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Parliamentary Joint Committee on Law Enforcement
Gathering and use of criminal intelligence

DIEDRICKS, Mrs Jane, Senior Legal and Policy Adviser, CrimTrac

SMITH, Mr Doug, Chief Executive Officer, CrimTrac


CHAIR: Welcome. We have received your submission and it has been marked submission No. 4. I invite you to make a short opening statement, and following that I and my colleagues will ask you some questions.

Mr Smith : Just having sat in the committee room while some of the other witnesses have given evidence, it strikes me that probably the most important opening remarks that I can make is that there is a very clear distinction between the role of CrimTrac and the role of the Crime Commission with respect to information and intelligence. CrimTrac's role, if you like, is a data warehouse, a library, of operational information. CrimTrac does not value-add that information in the way in which you would if you were an intelligence gathering body. The Crime Commission, under Mr Lawler, has spent a fair bit of time and effort in making it very clear that the national intelligence role for criminal intelligence that they have is complementary to but quite distinct from the role that CrimTrac has.

If you were to look at the datasets that CrimTrac houses and potentially could house, none of those particular datasets of themselves contain information that value-add to what police do as a collective group of data. If you look at the fingerprints, for example, every day the fingerprint library provides very good operational results but it is by the use of that information by the 60,000 police that are in the country that it has value.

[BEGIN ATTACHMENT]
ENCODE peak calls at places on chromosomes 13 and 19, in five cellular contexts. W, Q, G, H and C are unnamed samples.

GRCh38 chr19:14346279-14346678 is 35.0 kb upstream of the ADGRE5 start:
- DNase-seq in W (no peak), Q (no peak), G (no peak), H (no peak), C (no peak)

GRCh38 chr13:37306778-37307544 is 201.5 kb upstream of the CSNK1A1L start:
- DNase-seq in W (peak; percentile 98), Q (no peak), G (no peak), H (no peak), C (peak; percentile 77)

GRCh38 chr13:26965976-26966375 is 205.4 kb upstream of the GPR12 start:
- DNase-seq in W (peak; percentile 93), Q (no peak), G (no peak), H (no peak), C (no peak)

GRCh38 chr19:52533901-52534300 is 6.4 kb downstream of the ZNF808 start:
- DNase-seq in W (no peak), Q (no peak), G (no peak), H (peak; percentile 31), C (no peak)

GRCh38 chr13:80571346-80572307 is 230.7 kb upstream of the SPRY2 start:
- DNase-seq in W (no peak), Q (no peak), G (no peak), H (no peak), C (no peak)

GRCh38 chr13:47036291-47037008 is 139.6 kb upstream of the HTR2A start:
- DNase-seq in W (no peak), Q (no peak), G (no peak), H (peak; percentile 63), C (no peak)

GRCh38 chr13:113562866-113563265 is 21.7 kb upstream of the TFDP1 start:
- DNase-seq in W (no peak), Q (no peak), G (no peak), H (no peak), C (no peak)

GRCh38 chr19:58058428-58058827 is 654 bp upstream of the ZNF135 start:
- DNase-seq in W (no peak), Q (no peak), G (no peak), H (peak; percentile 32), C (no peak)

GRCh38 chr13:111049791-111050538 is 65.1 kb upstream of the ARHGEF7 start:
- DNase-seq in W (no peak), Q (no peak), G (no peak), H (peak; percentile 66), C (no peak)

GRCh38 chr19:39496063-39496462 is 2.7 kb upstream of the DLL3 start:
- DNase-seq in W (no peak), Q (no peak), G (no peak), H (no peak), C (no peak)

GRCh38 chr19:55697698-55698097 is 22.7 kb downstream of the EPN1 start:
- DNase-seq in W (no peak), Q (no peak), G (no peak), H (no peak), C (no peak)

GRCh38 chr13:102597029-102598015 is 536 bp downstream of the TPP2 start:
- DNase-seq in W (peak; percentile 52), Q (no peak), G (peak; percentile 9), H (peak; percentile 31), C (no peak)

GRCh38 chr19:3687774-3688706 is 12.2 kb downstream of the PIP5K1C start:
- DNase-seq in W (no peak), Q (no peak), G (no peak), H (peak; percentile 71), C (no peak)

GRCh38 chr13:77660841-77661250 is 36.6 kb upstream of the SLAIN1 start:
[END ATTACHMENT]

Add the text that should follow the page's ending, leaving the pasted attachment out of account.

Intelligence is a very different activity and, from intelligence, you will find whether you have got investigative leads or operational requirements that come from that. The other thing that strikes me as important, I think, to make a comment about is the way that information is used by police in this country—and I will focus mainly on police rather than other agencies. As a young police officer in Western Queensland in Roma, I would know who has come into town, who has left town, who has been in trouble when they have gone to Brisbane or whatever. I would know what was happening. I did not need a large information or intelligence holding to understand what was happening in my area of responsibility.

When you look at the national and the international ramifications of the way that we live our lives and the fact that we have got 60,000 police in a country of 23-odd million people, what you try to do is replicate the country town in a national or an international setting. If, as a police officer, someone arrived in Roma, out of curiosity I would make it my job to say hello. What we do with information and intelligence is to satisfy that curiosity at a national and perhaps an international level. Just to repeat: CrimTrac is the library of information; other agencies, such as the Crime Commission, are those which use and value-add that information to make it capable of targeting activity or whatever.